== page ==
By Tina Albo:
I’ve always believed that the best dishes went beyond tradition and taste. To me, any recipe is a simple blueprint to build on—a blank canvas if you will. There will always be the standard ingredients that create the foundation; however, if you truly want to make it yours, then you need to look within and discover the unique tidbits that will truly make it enjoyable.
Case in point: my late Nonna Fortunata’s marinara sauce.
My older brothers and I were always excited when she sent our mother home with jars of her sauce to put on our favorite pastas. Her recipe was elegant in its simplicity. There were only a few ingredients to it: crushed tomatoes, crushed garlic, boiled meat (usually beef ribs), and freshly picked basil from her garden.
I can still fondly recall the pleasant aroma coming from her stove in the garage when the mixture simmered over low heat for several hours. To this day, that particular scent fills me with nostalgia and makes me feel thankful that I was able to spend so much time with Nonna Fortunata in my formative years. Looking back on all the happy memories I’ve built with my Nonni, I can’t help but want to keep their culinary traditions alive through the work I do in my kitchen.
I’m a singular creature when it comes to flavour. Although most would tell me not to mess with the simple perfection of her sauce, adding my little twists have enhanced the taste and made the combination uniquely mine.
I use a simple method to my madness when adding personal touches to recipes. I like food to be spicy, full of garlic, and very complex. Now, that doesn’t mean I eschew simple flavours—they have their merits. I just enjoy unlocking their hidden potential through my experimentation.
While Nonna Fortunata preferred simple combinations to flavour her sauce, I enjoy using Calabrese Cacciatore sausage to add further depth to my version. Cacciatore is a hard-cured, aged Italian sausage made from pork that, when cooked in a tomato sauce, adds a mouthwatering taste that will have you coming back for seconds or thirds. You can purchase this sausage in two flavours: mild and hot. Calabrian Chili Peppers give the hot version the potency I enjoy and adds the right amount of heat to the sauce.
Throughout my adult life, I've spent much time discovering and adapting recipes with my personal touches. I'd like to share a few of these tweaked family recipes with you, as well as some of my fondest memories of them.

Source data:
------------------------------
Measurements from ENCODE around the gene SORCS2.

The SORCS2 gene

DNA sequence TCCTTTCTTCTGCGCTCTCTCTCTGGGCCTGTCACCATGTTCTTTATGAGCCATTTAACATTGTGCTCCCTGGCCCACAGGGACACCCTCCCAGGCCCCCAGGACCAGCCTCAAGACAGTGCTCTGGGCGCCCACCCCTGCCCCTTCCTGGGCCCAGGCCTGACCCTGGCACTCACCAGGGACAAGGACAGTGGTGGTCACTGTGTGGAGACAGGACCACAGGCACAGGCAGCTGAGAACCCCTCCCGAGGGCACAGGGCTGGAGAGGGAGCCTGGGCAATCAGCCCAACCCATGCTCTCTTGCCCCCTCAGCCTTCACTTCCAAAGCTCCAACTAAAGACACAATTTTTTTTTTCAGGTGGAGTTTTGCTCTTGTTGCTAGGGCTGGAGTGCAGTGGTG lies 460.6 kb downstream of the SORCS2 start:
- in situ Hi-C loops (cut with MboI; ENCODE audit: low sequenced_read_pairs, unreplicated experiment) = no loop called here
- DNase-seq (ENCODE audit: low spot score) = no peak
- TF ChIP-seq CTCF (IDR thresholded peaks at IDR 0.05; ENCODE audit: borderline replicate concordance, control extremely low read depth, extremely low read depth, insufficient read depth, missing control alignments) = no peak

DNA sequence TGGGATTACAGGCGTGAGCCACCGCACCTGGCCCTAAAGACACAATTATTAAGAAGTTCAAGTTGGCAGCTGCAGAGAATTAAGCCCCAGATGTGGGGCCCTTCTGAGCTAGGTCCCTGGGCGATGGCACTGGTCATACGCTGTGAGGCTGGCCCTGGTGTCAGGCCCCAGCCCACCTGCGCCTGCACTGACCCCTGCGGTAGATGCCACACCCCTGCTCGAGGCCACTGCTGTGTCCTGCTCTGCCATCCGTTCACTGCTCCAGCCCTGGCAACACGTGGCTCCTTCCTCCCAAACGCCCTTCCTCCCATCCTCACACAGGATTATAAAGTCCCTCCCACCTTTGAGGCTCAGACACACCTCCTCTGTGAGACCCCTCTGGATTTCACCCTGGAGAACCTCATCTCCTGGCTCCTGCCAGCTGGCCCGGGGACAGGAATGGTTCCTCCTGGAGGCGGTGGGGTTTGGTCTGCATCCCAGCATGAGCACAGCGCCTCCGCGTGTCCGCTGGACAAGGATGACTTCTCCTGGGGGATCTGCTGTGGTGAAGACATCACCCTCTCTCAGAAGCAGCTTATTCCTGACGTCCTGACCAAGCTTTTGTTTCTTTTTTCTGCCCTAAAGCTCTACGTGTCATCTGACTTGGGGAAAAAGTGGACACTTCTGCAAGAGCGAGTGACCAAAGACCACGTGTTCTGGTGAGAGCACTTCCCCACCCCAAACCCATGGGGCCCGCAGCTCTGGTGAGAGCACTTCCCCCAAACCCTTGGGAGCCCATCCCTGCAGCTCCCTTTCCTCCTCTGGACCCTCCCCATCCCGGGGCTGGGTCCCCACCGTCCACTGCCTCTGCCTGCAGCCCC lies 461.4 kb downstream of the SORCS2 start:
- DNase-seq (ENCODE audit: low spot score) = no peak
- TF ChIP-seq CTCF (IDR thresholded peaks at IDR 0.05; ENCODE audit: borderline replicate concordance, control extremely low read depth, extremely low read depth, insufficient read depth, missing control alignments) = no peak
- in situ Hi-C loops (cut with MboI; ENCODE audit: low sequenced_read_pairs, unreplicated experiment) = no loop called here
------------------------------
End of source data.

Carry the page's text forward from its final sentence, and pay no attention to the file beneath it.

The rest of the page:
Growing up, my parents were hardworking individuals who did their best to provide for my brothers and me. Both sets of my grandparents lived near us, so I was fortunate to stay with them while my mother and father were at work.
My late paternal grandfather, Ugo, was another excellent cook. From an early age, he instilled a belief in me that the best memories were always made in the kitchen, and I fondly look back on all the time we spent together.
Nonno Ugo was a simple man who enjoyed simple pleasures. If there was any trait that I inherited from him besides my love of wine, it would be that same love of all things simple—which is why his fried smelts were a favourite snack of mine. While his recipe only called for a little bit of salt and oregano in the way of seasoning, I've added pepper and chilli powder to give an extra kick. The smelts are delicious on their own or dipped in garlic aioli. This recipe takes about 20 minutes to complete and makes about 3 to 4 servings.
3/4 pound cleaned smelts with heads removed
1 cup all-purpose flour
2 tbsp salt
2 tbsp black pepper
2 tbsp white pepper
2 tbsp cayenne pepper
1 tbsp chilli powder
1 tbsp dried oregano
1 cup vegetable oil for frying (safflower oil works just as well)
1. Whisk together flour, salt, black pepper, white pepper, cayenne pepper, chilli powder, and oregano in a pie plate.
2. Dredge the smelts in the flour mixture, coating both the outside and the cavity.
3. Heat oil in a frying pan, 1/4 inch deep over medium heat until hot.
4. Place coated fish in the hot oil.
5. Fry until crisp and browned, roughly 2 to 3 minutes on each side.
6. Remove fish with a slotted spoon and drain on a paper towel-lined plate.
*If you enjoy your smelts extra crunchy, I recommend that you use panko bread crumbs with an egg wash. Panko absorbs just enough of the oil and keeps its crunch when fried.*
Pasta e Fagiole
Everyone has their own remedy for the common cold. Some turn to chicken soup, while some turn to other dishes for comfort.
Whenever I was ill and unable to attend school, my Nonno Ugo always came to the rescue. He was always prepared with a can of 7Up for my upset tummy and a bowl of his Pasta e Fagiole for a comforting lunch.
While we watched re-runs of The Flinstones and caught up on Days of Our Lives, we'd enjoy this simple soup together with my Nonna Ernesta. Now when I get bitten by the cold or flu bug, I miss those relaxing childhood afternoons, but I always know how to bring back that warmth and comfort.
Again, Nonno Ugo's version simply had salt and oregano as seasoning, but the addition of red pepper flakes and Calabrian hot sauce is all my own. This recipe easily makes 5 servings and takes about 40 minutes to complete altogether.
3 15-oz cans Romano beans
1/4 cup extra virgin olive oil
2 cloves crushed garlic
4 oz cubed pancetta or regular bacon (approximately 4 slices)
6 cups of chicken broth
1 cup crushed tomatoes
1 3/4 cups uncooked small pasta shells
1 1/2 tsp Kosher salt
1 tsp crushed red pepper flakes
1 tsp dried oregano
1 tsp Calabrian chilli sauce
1. Drain one can of Romano beans and set aside.